I hope you recognise and have known such moments – cradling a child certainly; during a conversation that touches depths, where there has been a sharing and an opening up that humbles both parties – the presence of God then can become very vivid; up a mountain with the world before you; on a bus suddenly feeling the preciousness and the humanity of all those around; in the rhythm of prayer of this place, God doesn’t always feel close and present, but there are always moments. Moments when the ordinary becomes extraordinary, becomes sacred. Such moments are certainly not the preserve of the old, but there is something about the way Simeon’s Song connects such moments with an ability to let go, that suggests this can be the gift of the old; a seeing, shorn of cynicism, sustained by hopeful waiting, that recognises the presence of God in all its fullness. The Nunc Dimittis invites us to stop, to contemplate and simply know that salvation and love of God beyond words, sustaining and upholding us and all creation. It is Simeon’s gift to Mary: the gift of the old to the young.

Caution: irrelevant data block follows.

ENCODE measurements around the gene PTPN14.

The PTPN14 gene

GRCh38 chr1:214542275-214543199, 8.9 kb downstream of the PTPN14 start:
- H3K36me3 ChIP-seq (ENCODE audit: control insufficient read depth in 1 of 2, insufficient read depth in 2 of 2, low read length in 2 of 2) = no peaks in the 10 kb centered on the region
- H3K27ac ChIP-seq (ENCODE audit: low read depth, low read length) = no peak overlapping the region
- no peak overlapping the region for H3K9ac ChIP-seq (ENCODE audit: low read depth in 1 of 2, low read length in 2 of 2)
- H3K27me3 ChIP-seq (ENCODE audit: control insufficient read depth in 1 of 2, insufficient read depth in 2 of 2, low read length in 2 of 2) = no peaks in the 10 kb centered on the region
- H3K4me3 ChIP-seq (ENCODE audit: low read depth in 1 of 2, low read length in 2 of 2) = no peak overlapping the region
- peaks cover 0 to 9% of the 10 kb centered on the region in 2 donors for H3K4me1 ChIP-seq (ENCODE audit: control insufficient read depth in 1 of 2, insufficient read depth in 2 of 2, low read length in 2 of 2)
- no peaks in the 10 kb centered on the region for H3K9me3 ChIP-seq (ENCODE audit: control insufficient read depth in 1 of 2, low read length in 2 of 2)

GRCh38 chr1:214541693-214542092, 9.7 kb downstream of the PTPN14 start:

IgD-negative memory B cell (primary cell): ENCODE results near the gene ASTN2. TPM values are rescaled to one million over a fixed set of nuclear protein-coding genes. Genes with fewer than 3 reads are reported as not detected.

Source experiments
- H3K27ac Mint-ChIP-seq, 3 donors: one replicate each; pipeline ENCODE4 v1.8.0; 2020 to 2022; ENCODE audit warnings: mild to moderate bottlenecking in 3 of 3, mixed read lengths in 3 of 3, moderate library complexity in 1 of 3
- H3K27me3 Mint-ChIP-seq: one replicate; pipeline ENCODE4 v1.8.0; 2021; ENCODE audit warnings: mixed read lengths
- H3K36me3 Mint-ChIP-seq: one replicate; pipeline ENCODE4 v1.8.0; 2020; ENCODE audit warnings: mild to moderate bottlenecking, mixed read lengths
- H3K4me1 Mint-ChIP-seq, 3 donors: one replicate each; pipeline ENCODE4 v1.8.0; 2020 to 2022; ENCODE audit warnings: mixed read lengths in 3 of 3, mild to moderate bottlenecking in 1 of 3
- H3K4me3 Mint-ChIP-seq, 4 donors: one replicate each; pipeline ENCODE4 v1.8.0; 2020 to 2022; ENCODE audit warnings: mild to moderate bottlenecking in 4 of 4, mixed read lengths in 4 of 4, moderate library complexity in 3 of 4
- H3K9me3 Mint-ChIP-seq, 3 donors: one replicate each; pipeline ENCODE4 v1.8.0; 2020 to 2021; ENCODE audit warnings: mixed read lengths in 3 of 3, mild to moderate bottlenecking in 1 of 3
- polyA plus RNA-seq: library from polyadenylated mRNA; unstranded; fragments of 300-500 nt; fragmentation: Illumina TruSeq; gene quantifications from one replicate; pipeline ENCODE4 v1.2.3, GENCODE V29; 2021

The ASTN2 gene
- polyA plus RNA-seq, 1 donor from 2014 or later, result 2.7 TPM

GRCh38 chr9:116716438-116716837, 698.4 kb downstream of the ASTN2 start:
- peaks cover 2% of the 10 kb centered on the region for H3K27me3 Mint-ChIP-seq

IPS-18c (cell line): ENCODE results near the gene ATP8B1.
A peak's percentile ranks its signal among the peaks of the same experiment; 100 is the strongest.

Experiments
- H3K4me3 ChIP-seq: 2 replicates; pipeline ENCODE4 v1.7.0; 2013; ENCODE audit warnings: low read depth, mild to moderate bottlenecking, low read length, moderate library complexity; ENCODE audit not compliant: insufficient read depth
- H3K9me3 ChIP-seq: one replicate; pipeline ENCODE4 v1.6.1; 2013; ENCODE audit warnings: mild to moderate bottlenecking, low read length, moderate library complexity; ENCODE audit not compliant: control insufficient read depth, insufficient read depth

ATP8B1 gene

One member of the congregation mentioned to me yesterday that she had been reminded of Simeon’s words when she had attended a youth climate strike demonstration – there was fire, demand for change, youthful idealism that named what still needed to be done; and for her, more advanced in years, a profound sense of seeing that future; that it will be alright – not in a patronising sense of wondering what they were getting worked up about; but in knowing the challenge that lies ahead, also knowing that there is the spirit to cope and respond. As Simeon goes on to say to Mary: This child is destined for the falling and rising of many in Israel, and to be a sign that will be opposed so that the inner thoughts of many will be revealed – and a sword will pierce your own soul too.’ The moment of recognition is not merely consoling or comfortable; it allows hard truths to be named and shared, across the age divide.

We need both the Magnificat and the Nunc Dimittis. We need, in our age when the old and young can seem to be at loggerheads, to hold both together. For the church exists for both, to bring young and old face to face; to hear the voice of both. Faith consists in holding both perspectives together: action and contemplation; passion and peace; proclaiming Word and nourishing sacrament; salvation sought for our world and salvation known here and now. We need both the prophet and the mystic. We need both to know the presence of Christ, feel and know it in bread and wine; recognise and name the light of the world, as we shall do in our Candlemas celebrations, and then be sent out to do God’s work in the world that is not yet all that it might and shall be. Amen.